Wake Forest Baptist In The News

Severely Obese Children May Be at Higher Risk of Heart Disease and Diabetes


More than 3 million children in the United States who are severely obese may be at a higher risk of developing heart disease and diabetes than overweight children, according to a new study by researchers at Wake Forest Baptist Medical Center and the University of North Carolina at Chapel Hill.

Landmark NIH Study Shows Intensive Blood Pressure Management May Save Lives

blood pressure

More intensive management of high blood pressure, below a commonly recommended blood pressure target, significantly reduces rates of cardiovascular disease and lowers risk of death in adults  with high blood pressure, according to the initial results of a landmark clinical trial (SPRINT) funded by the National Institutes of Health. Wake Forest Baptist Medical Center is the national Coordinating Center for the SPRINT trial and also heads one of the five networks conducting the trial.

Common Antidepressant May Change Brain Structures in Depressed and Non-depressed Individuals

pills in a bottle

A commonly prescribed antidepressant may alter brain structures in depressed and non-depressed individuals in very different ways, according to new research by Carol A. Shively, Ph.D., professor of pathology-comparative medicine.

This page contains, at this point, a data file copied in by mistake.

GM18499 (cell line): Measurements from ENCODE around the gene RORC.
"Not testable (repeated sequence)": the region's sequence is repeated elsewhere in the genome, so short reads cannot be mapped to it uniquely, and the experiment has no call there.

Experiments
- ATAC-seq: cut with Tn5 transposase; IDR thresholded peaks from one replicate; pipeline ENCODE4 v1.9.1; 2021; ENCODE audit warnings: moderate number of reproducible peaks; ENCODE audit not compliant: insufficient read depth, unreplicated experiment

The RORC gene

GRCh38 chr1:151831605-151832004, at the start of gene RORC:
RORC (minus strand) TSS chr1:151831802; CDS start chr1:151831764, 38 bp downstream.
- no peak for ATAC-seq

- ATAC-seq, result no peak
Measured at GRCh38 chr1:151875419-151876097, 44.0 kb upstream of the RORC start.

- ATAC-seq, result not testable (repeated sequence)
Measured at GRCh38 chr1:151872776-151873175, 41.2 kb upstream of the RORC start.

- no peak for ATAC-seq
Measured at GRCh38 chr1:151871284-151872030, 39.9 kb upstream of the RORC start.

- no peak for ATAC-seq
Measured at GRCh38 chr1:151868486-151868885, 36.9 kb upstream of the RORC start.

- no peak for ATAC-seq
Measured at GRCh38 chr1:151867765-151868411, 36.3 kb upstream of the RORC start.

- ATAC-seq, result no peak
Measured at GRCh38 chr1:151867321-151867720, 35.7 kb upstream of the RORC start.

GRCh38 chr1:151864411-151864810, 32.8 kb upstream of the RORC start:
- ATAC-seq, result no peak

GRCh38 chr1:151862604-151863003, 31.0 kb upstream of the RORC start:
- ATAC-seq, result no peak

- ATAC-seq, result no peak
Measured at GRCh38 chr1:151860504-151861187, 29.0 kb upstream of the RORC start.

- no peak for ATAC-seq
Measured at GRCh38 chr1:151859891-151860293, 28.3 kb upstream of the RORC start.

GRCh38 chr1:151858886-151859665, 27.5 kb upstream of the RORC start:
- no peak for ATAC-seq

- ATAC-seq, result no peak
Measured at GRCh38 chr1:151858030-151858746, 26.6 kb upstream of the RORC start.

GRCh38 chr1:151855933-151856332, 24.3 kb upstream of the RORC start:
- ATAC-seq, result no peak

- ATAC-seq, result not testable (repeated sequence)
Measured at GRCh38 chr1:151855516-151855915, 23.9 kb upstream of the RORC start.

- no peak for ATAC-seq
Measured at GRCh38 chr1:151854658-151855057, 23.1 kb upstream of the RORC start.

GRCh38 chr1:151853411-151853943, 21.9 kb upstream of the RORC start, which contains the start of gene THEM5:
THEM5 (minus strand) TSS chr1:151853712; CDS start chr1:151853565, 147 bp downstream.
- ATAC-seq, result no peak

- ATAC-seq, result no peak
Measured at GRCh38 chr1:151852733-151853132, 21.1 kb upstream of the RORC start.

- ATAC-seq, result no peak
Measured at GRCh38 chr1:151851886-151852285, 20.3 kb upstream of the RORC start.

Study Shows Exercise Does Not Improve Cognition in Elderly


Kaycee M. Sink, M.D., associate professor of gerontology and geriatric medicine, evaluated whether a 24-month physical activity program would result in better cognitive function, lower risk of mild cognitive impairment or dementia, or both, compared with a health education program. The researchers found that moderate-intensity physical activity did not improve cognition compared with the health education program.  


High iron intake may increase appetite, disease risk

lab technician

Using an animal model, Donald A. McClain, Ph.D., director of the Center on Diabetes, Obesity and Metabolism, and colleagues have found that dietary iron intake, equivalent to heavy red meat consumption, suppresses leptin, a hormone that regulates appetite. The study is published in the Aug. 24 issue of the Journal of Clinical Investigation.

Telephone-Based Cognitive Behavioral Therapy for Anxiety in Rural Older Adults


In a study recently published by JAMA Psychiatry, Gretchen A. Brenes, Ph.D., professor of psychiatry and behavioral medicine, found that telephone-based cognitive behavioral therapy was better at reducing worry, generalized anxiety disorder symptoms and depressive symptoms in older adults who live in rural areas.

Last Updated: 05-28-2015
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